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Mysterious PSU Chip - please help!

Discussion in 'Power Electronics' started by Andy217, Oct 23, 2016.

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  1. Andy217


    Oct 23, 2016
    Hi i am a bit of a novice when it comes to electronics and i seriously hope that somebody here can help me diagnose my faulty NEO GEO console Power Supply.

    The power cord to the games console has three pins, two voltage lines (5V and a 10V) as well as Send. My Multi-meter reads an extremely low current coming from both 5 and 10v lines, we're talking 0.8, and after opening up the unit, i found nothing wrong with any of the capacitors, resisters and what have you.

    However, i did spot a bulge in one of the chips, i have no idea what it is or what it does but it's marked "MA5558". could this be the culprit?

    If so, could somebody please tell me what kind of chip it is and where i can get a replacement/alternative or upgrade? i would sincerely be in your debt.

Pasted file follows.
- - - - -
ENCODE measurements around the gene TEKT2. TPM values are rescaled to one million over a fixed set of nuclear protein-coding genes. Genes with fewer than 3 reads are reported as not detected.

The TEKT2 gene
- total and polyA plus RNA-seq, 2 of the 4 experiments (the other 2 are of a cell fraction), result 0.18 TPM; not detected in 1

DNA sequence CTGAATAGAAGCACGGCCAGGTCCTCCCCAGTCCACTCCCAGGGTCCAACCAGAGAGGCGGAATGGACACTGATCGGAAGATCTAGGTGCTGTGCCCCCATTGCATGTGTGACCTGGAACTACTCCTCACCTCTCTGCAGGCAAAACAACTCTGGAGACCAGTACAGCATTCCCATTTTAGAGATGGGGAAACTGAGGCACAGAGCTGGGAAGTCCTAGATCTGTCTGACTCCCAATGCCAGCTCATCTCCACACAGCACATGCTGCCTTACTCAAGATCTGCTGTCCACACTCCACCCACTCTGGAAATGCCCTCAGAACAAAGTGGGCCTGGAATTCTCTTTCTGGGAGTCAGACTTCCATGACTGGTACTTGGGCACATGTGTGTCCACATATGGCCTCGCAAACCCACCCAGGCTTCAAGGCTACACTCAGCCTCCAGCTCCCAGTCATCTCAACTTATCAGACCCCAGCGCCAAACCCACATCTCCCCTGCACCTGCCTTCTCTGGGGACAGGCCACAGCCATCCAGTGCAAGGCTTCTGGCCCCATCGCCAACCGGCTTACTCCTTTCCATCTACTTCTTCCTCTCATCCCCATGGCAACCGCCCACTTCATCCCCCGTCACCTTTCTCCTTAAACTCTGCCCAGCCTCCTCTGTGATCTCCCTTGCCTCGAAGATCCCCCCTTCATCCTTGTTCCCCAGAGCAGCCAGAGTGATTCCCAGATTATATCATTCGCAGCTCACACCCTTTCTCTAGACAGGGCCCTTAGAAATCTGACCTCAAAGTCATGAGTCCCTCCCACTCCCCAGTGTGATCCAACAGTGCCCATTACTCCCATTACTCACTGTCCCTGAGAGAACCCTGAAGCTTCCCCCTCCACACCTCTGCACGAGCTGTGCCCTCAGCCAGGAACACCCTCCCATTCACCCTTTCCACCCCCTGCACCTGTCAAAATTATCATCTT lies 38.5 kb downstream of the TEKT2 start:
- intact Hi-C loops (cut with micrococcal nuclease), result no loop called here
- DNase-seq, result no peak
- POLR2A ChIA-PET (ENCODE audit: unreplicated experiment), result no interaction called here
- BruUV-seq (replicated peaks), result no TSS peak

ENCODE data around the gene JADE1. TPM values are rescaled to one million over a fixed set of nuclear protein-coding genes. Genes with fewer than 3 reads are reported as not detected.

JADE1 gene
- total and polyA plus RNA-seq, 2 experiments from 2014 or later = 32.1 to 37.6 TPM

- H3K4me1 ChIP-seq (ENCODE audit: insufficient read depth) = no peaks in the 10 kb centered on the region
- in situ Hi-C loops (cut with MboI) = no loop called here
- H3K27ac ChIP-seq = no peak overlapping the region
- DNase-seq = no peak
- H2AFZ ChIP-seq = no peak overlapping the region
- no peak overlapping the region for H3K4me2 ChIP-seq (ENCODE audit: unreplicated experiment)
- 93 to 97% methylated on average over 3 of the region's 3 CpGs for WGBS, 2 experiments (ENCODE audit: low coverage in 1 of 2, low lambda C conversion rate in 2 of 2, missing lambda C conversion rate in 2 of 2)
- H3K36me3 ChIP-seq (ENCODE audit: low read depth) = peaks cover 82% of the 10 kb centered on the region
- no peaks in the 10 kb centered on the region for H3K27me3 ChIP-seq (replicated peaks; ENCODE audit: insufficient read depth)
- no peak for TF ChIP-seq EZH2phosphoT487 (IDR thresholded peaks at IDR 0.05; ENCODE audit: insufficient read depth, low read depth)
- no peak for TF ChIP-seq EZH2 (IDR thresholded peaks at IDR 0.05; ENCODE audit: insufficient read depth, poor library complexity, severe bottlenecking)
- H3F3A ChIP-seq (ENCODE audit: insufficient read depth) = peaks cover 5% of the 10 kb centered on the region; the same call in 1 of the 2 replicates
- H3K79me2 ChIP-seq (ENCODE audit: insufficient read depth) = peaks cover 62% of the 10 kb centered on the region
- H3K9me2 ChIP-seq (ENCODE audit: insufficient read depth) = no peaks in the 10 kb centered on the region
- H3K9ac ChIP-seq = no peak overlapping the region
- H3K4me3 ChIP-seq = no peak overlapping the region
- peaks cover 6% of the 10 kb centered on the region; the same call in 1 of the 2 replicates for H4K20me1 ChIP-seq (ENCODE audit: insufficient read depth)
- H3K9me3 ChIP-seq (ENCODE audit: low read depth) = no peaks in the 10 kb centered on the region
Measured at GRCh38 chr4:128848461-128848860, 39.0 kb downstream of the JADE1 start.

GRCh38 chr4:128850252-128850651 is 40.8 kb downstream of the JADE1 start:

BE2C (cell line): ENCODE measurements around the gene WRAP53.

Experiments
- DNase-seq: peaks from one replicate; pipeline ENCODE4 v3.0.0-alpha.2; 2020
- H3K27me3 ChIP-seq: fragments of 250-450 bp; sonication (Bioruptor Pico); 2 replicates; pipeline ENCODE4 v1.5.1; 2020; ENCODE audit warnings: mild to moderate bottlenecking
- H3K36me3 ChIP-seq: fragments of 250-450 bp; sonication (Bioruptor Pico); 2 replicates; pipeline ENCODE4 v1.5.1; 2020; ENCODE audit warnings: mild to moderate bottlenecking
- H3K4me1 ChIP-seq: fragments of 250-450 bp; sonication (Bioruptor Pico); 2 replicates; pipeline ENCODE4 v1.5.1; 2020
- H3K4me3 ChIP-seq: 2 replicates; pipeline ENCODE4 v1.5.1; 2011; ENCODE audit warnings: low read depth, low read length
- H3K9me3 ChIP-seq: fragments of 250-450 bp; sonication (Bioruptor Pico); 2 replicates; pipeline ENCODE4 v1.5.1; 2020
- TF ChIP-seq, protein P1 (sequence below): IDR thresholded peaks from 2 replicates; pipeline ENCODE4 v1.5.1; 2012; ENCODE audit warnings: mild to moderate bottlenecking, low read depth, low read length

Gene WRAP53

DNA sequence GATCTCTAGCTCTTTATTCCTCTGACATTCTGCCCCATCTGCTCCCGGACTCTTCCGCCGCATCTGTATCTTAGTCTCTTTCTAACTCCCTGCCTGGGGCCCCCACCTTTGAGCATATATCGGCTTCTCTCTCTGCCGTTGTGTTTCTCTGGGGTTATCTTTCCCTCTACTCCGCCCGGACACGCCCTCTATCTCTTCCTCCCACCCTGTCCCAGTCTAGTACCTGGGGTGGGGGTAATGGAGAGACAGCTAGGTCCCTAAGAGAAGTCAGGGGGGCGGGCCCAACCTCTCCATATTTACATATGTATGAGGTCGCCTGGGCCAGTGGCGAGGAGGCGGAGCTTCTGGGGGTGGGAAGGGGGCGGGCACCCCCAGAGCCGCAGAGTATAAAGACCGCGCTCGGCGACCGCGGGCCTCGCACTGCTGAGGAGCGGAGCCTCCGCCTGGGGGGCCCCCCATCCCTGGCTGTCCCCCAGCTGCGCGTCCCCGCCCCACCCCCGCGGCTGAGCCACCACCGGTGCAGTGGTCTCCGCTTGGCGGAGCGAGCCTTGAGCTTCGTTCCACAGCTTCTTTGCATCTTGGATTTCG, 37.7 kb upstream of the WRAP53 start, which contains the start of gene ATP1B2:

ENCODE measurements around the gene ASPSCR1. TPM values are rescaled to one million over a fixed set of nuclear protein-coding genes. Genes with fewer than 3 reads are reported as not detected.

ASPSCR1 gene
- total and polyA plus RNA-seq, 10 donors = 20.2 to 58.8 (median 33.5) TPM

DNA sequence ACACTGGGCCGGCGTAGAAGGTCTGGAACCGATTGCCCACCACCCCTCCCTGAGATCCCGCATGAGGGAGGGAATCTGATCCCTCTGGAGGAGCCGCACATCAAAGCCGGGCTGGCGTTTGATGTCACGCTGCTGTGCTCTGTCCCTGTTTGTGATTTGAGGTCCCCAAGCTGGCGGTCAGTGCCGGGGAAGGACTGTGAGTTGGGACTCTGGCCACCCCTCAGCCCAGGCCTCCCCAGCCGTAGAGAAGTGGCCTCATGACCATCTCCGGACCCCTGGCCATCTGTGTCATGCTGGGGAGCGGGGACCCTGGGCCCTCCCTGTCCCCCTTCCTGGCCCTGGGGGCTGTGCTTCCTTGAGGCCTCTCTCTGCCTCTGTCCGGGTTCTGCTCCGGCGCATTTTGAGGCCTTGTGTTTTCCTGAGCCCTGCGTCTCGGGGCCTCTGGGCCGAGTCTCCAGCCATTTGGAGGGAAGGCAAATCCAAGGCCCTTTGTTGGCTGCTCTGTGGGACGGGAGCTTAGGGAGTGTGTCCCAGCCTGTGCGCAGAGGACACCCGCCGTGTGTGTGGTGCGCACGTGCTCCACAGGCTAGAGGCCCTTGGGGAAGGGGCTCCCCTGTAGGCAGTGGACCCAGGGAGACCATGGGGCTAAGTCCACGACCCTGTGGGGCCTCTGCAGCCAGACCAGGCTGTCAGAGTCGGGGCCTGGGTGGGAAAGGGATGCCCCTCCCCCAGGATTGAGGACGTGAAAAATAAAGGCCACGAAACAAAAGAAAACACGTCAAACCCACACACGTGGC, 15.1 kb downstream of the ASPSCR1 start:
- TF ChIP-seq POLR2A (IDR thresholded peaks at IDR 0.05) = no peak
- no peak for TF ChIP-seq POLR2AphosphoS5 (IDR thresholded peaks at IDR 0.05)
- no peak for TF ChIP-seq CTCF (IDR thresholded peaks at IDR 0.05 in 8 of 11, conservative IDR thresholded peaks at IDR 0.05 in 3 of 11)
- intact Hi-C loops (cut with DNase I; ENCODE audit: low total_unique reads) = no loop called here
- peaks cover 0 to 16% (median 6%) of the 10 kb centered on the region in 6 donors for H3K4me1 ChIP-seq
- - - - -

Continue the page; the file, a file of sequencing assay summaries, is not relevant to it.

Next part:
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  2. (*steve*)

    (*steve*) ¡sǝpodᴉʇuɐ ǝɥʇ ɹɐǝɥd Moderator

    Jan 21, 2010
    Don't worry about those lumps. That device has lumpy things under a coating.

    How did you measure the current? Please tell me you didn't place a multimeter on the current range across the output.

    Why do you suspect the power supply of having failed?

    What voltages does it give you on the outputs?
  3. davenn

    davenn Moderator

    Sep 5, 2009
    That is a hybrid circuit with a mix of any sort of components on a ceramic wafer

    have you actually googled that number ?

    There is at least one source of the part

  4. Andy217


    Oct 23, 2016
    Yeah First thing i did and couldn't find much information on it. i did find a couple for sale on aliexpress but i really don't trust that site at all.

    If by that, you mean putting the black probe on ground and then testing the 5 and then 10V with the positive probe then yes. it read something like 0.8 on both.
    Now being a complete novice and not trusting my ability to use a multimeter, i then tested the them again using an L.E.D. the bulb was extremely dim and would pulse - no difference in brightness from both outputs.

    Thank you both for replying, i appreciate this. :)
  5. (*steve*)

    (*steve*) ¡sǝpodᴉʇuɐ ǝɥʇ ɹɐǝɥd Moderator

    Jan 21, 2010
    So did you have the multimeter set to a voltage or current range?

    And what prompted you to "test" this power supply.

    As far as I can tell right now, what you are seeing could be as a result of the power supply protecting itself.

    Measure the output on a voltage range and tell us what you get.
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